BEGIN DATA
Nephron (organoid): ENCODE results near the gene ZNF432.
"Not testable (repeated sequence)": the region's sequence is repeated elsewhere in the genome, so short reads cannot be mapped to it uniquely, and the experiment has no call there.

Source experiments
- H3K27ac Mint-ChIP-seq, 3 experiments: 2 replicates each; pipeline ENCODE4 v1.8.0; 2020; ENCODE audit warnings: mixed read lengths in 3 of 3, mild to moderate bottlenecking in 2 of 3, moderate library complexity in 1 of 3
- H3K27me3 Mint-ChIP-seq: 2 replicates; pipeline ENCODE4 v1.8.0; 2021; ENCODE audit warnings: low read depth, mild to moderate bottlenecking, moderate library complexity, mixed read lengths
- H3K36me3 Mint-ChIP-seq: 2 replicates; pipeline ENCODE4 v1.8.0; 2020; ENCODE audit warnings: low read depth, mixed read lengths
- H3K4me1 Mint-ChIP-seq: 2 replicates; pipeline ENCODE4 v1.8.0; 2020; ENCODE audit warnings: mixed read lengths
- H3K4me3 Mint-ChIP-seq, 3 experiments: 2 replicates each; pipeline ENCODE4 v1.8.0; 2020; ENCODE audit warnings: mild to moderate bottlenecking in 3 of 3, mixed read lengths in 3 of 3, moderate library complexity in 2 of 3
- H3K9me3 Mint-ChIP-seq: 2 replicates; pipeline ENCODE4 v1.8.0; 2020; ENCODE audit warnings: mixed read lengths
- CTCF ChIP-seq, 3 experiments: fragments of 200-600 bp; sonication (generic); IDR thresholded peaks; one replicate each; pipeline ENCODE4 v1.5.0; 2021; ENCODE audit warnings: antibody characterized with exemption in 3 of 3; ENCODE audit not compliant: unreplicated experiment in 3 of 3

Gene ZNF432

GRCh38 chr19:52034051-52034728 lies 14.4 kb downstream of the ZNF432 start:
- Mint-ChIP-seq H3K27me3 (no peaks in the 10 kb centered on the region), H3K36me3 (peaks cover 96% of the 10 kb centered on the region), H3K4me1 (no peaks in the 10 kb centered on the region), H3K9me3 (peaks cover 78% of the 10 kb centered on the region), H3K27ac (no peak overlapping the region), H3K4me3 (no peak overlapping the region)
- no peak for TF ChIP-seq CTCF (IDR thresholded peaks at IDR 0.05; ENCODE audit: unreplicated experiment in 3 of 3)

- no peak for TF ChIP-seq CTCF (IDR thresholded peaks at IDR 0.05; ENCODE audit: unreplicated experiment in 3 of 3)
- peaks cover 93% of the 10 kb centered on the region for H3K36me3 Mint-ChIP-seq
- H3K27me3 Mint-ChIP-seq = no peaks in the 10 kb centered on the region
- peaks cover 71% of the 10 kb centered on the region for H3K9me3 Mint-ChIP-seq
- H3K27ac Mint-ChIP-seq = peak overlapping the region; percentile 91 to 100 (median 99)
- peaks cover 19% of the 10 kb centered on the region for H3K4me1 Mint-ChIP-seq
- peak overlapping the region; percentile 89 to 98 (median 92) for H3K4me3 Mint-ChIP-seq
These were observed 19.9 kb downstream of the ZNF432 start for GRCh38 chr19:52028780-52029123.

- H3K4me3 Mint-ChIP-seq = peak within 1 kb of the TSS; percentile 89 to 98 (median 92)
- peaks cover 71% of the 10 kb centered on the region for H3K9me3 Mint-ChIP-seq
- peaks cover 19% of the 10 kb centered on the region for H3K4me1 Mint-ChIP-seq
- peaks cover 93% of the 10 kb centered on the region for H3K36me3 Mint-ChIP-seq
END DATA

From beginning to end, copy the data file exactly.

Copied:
Nephron (organoid): ENCODE results near the gene ZNF432.
"Not testable (repeated sequence)": the region's sequence is repeated elsewhere in the genome, so short reads cannot be mapped to it uniquely, and the experiment has no call there.

Source experiments
- H3K27ac Mint-ChIP-seq, 3 experiments: 2 replicates each; pipeline ENCODE4 v1.8.0; 2020; ENCODE audit warnings: mixed read lengths in 3 of 3, mild to moderate bottlenecking in 2 of 3, moderate library complexity in 1 of 3
- H3K27me3 Mint-ChIP-seq: 2 replicates; pipeline ENCODE4 v1.8.0; 2021; ENCODE audit warnings: low read depth, mild to moderate bottlenecking, moderate library complexity, mixed read lengths
- H3K36me3 Mint-ChIP-seq: 2 replicates; pipeline ENCODE4 v1.8.0; 2020; ENCODE audit warnings: low read depth, mixed read lengths
- H3K4me1 Mint-ChIP-seq: 2 replicates; pipeline ENCODE4 v1.8.0; 2020; ENCODE audit warnings: mixed read lengths
- H3K4me3 Mint-ChIP-seq, 3 experiments: 2 replicates each; pipeline ENCODE4 v1.8.0; 2020; ENCODE audit warnings: mild to moderate bottlenecking in 3 of 3, mixed read lengths in 3 of 3, moderate library complexity in 2 of 3
- H3K9me3 Mint-ChIP-seq: 2 replicates; pipeline ENCODE4 v1.8.0; 2020; ENCODE audit warnings: mixed read lengths
- CTCF ChIP-seq, 3 experiments: fragments of 200-600 bp; sonication (generic); IDR thresholded peaks; one replicate each; pipeline ENCODE4 v1.5.0; 2021; ENCODE audit warnings: antibody characterized with exemption in 3 of 3; ENCODE audit not compliant: unreplicated experiment in 3 of 3

Gene ZNF432

GRCh38 chr19:52034051-52034728 lies 14.4 kb downstream of the ZNF432 start:
- Mint-ChIP-seq H3K27me3 (no peaks in the 10 kb centered on the region), H3K36me3 (peaks cover 96% of the 10 kb centered on the region), H3K4me1 (no peaks in the 10 kb centered on the region), H3K9me3 (peaks cover 78% of the 10 kb centered on the region), H3K27ac (no peak overlapping the region), H3K4me3 (no peak overlapping the region)
- no peak for TF ChIP-seq CTCF (IDR thresholded peaks at IDR 0.05; ENCODE audit: unreplicated experiment in 3 of 3)

- no peak for TF ChIP-seq CTCF (IDR thresholded peaks at IDR 0.05; ENCODE audit: unreplicated experiment in 3 of 3)
- peaks cover 93% of the 10 kb centered on the region for H3K36me3 Mint-ChIP-seq
- H3K27me3 Mint-ChIP-seq = no peaks in the 10 kb centered on the region
- peaks cover 71% of the 10 kb centered on the region for H3K9me3 Mint-ChIP-seq
- H3K27ac Mint-ChIP-seq = peak overlapping the region; percentile 91 to 100 (median 99)
- peaks cover 19% of the 10 kb centered on the region for H3K4me1 Mint-ChIP-seq
- peak overlapping the region; percentile 89 to 98 (median 92) for H3K4me3 Mint-ChIP-seq
These were observed 19.9 kb downstream of the ZNF432 start for GRCh38 chr19:52028780-52029123.

- H3K4me3 Mint-ChIP-seq = peak within 1 kb of the TSS; percentile 89 to 98 (median 92)
- peaks cover 71% of the 10 kb centered on the region for H3K9me3 Mint-ChIP-seq
- peaks cover 19% of the 10 kb centered on the region for H3K4me1 Mint-ChIP-seq
- peaks cover 93% of the 10 kb centered on the region for H3K36me3 Mint-ChIP-seq